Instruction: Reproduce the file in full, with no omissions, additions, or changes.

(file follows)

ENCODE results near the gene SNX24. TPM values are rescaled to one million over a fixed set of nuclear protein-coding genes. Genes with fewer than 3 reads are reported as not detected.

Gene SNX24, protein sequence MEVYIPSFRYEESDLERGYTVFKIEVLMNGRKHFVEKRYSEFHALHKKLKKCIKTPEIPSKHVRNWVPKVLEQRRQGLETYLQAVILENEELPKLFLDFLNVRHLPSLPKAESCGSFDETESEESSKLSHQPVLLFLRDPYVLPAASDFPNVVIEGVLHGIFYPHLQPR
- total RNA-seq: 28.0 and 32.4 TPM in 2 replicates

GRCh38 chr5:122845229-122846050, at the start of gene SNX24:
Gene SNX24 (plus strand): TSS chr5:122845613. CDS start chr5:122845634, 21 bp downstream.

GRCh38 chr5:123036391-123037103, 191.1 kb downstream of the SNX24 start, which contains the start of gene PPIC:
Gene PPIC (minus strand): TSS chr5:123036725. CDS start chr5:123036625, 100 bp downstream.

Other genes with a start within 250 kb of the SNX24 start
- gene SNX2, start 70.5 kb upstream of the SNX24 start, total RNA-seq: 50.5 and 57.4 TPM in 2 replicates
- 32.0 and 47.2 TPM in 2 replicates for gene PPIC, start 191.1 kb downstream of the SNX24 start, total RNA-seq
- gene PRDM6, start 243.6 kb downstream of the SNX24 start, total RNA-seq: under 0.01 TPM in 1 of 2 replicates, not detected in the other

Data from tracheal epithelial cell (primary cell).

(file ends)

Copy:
ENCODE results near the gene SNX24. TPM values are rescaled to one million over a fixed set of nuclear protein-coding genes. Genes with fewer than 3 reads are reported as not detected.

Gene SNX24, protein sequence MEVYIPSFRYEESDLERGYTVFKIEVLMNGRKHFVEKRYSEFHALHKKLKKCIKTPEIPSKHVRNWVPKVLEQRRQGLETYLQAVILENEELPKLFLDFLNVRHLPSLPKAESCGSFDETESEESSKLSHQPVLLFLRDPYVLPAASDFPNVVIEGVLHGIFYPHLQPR
- total RNA-seq: 28.0 and 32.4 TPM in 2 replicates

GRCh38 chr5:122845229-122846050, at the start of gene SNX24:
Gene SNX24 (plus strand): TSS chr5:122845613. CDS start chr5:122845634, 21 bp downstream.

GRCh38 chr5:123036391-123037103, 191.1 kb downstream of the SNX24 start, which contains the start of gene PPIC:
Gene PPIC (minus strand): TSS chr5:123036725. CDS start chr5:123036625, 100 bp downstream.

Other genes with a start within 250 kb of the SNX24 start
- gene SNX2, start 70.5 kb upstream of the SNX24 start, total RNA-seq: 50.5 and 57.4 TPM in 2 replicates
- 32.0 and 47.2 TPM in 2 replicates for gene PPIC, start 191.1 kb downstream of the SNX24 start, total RNA-seq
- gene PRDM6, start 243.6 kb downstream of the SNX24 start, total RNA-seq: under 0.01 TPM in 1 of 2 replicates, not detected in the other

Data from tracheal epithelial cell (primary cell).